Honduran, to death with a wooden stake. Holley, who police said suffers from schizophrenia and may have been off of his medication, later professed his deep hatred of “Mexicans.” A week earlier, Baltimore police said an African-American 14-year-old girl, Arteesha Holt, shot two Latino men, one fatally, during a botched robbery that
could have been part of a gang initiation.
However, some Latinos have also been accused of committing hate-fueled violence against African-Americans. In Los Angeles, a jury is now deliberating a case against two Latino gang members, who allegedly gunned down a 14-year-old in 2006 because she was black, and then fatally stabbed a potential witness.
Hate crimes against African-Americans jumped 12.8 percent from 2003 to 2008 to 2,876. African-Americans also suffered the largest proportion of bias crime of any racial or ethnic group during that period.
Leslie Watson Malachi, director of African-American Religious Affairs for People for the American Way, a non-profit that works on issues including immigration reform, discrimination, equal rights and access to quality education, said racism may not be the motive for the violence, but a resentment that stems from a lack of job security or other economic concerns.
“Quite often, when there is anger, stress and tension, there is a feeling of hopelessness and helplessness,” Watson Malachi said. “Some of that will manifest into physical violence, and quite often, it’s against those who are near. That is why I place caution on this necessarily being about hate. It is frustration, it is distress, it is
hopelessness. It is a lot of pain.”
Josey cited the economic downturn along with what could be crimes of convenience as some of the causes of the spate of hate crimes. “There’s so many jobs being lost, people’s homes are in foreclosure, poor resources,” Josey said. “Are these reasons why we should go out and beat a person? I don’t think so. But when people go through the stages that they’re going through right now, a lot of negative things take place. When people lose their jobs, they tend to do things they may not do ordinarily.”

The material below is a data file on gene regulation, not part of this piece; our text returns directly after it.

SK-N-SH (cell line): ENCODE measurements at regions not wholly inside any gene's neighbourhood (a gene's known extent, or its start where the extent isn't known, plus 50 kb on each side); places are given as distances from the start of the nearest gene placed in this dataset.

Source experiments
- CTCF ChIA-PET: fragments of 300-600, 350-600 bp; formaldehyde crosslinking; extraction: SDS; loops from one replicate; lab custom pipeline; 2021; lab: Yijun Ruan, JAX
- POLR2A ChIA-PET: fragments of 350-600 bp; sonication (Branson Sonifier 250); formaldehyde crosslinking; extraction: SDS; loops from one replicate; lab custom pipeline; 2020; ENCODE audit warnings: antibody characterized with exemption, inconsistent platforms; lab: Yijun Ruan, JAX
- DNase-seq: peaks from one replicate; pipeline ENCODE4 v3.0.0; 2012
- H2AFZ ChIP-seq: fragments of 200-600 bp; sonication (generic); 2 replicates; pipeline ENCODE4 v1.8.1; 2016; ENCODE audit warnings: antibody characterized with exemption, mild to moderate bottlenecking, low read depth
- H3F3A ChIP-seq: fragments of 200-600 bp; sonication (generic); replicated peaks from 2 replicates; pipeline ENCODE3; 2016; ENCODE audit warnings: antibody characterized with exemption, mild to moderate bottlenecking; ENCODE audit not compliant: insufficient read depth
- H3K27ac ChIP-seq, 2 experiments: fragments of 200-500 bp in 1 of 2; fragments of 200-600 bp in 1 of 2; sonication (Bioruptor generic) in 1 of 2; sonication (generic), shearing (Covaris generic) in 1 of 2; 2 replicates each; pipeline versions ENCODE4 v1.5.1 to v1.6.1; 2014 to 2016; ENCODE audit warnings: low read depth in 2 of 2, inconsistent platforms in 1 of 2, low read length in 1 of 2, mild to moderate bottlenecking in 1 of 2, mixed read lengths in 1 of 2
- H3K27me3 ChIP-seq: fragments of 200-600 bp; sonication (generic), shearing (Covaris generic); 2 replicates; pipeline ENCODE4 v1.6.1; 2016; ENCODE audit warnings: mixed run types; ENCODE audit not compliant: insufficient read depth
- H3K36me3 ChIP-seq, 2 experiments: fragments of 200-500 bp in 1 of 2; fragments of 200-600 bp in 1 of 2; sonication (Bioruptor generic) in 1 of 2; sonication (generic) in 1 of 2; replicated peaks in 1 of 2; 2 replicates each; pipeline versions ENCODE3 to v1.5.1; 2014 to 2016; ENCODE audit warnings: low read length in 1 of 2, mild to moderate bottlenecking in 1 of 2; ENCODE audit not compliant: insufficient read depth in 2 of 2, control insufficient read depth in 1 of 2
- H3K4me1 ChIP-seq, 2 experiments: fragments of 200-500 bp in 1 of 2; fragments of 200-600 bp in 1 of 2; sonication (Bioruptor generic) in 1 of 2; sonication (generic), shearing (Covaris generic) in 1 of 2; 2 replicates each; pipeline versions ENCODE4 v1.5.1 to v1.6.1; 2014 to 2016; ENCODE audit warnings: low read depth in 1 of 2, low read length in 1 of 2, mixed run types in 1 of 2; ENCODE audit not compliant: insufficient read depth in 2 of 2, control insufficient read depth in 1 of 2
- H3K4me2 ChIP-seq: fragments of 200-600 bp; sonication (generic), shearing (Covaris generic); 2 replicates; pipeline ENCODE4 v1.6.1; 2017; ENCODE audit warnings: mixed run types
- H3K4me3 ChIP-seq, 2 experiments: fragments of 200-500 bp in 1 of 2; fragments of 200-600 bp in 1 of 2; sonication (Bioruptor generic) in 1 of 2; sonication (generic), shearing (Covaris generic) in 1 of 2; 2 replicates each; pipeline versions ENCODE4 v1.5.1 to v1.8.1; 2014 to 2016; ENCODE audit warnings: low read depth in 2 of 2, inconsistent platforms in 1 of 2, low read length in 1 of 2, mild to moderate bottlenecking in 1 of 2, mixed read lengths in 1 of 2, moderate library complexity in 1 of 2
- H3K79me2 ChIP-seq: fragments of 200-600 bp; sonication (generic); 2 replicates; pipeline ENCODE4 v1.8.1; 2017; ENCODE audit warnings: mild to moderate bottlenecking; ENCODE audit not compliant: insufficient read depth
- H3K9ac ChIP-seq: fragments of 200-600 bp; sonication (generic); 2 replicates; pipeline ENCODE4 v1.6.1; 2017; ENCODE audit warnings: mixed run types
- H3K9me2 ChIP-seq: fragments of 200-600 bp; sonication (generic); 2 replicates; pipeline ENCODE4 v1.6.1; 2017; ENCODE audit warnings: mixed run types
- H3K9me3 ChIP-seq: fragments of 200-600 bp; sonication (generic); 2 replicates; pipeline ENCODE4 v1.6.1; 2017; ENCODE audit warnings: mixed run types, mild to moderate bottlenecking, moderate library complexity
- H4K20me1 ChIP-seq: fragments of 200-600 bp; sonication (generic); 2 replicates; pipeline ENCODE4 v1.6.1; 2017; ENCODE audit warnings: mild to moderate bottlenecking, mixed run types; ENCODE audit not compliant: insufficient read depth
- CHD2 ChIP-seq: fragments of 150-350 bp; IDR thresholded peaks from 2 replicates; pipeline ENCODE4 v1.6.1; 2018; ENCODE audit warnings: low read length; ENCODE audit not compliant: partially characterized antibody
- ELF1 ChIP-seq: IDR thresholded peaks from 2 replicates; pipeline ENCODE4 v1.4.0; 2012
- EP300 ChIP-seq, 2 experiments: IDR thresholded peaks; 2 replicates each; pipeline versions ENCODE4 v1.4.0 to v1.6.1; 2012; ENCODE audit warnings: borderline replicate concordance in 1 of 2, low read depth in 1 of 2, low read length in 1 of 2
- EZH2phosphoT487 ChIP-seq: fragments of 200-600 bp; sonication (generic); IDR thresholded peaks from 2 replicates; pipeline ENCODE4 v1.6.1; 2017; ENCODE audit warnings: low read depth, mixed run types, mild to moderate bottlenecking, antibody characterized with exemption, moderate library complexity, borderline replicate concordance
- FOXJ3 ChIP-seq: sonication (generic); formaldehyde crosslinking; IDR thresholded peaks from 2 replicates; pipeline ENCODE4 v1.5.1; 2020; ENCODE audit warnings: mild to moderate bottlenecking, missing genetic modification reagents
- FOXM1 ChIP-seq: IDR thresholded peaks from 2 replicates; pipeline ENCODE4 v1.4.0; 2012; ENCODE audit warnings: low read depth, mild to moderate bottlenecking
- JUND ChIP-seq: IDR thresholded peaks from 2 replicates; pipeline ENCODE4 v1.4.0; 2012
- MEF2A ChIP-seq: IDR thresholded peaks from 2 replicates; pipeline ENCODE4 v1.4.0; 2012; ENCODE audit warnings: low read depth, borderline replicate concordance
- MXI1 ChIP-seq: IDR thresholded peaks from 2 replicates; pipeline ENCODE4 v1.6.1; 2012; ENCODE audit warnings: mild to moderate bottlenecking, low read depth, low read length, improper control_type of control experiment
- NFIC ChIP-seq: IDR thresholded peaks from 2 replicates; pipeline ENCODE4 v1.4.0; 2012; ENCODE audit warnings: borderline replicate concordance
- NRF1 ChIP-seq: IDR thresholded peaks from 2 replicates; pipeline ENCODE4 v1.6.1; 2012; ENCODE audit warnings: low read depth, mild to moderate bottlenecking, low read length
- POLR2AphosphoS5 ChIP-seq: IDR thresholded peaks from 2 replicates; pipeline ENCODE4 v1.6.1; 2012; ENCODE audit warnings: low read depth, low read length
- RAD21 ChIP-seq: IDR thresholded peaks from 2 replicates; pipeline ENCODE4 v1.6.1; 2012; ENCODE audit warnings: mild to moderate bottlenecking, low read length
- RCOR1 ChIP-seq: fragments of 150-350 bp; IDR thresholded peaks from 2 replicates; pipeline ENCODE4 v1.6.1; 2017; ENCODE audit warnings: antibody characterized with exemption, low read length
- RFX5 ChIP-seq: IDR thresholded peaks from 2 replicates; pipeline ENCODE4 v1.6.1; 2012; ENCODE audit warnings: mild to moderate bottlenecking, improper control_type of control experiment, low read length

On the national level, some in the black church community have been working to bring the greater cohesion between African-Americans and Latinos by backing a more tolerant immigration reform policy.
For example, last month, the Washington D.C.-based Progressive National Baptist Convention ok’d a resolution that Watson Malachi authored, that supported comprehensive immigration reform, including creating fair labor standards, keeping families together, offering a reasonable pathway to citizenship and “enforcement laws that do not promote or engage in racial profiling, intimidation, dehumanization or
“We made a decision that we wanted to address it,” Watson Malachi said, “and address it in a way that promotes peace, that promotes dignity (and) that promotes honor and respect.”
Back on Staten Island, the Mexican Consulate of New York and the NAACP
are trying to stem the tide of racial violence by participating in “I Am Staten Island,” a campaign fronted by residents, churches, the District Attorney, local officials and others to end hate crime there and foster solidarity between the area’s ethnic groups. Josey said the NAACP and other community advocacy organizations are also considering applying for grants for job training and recreational facilities. Beltran appealed for unity amongst African-Americans, Latinos and other minority groups, partly because of the similar struggles the groups have bore in the U.S. “We are on the same page at the end of the day,” he said.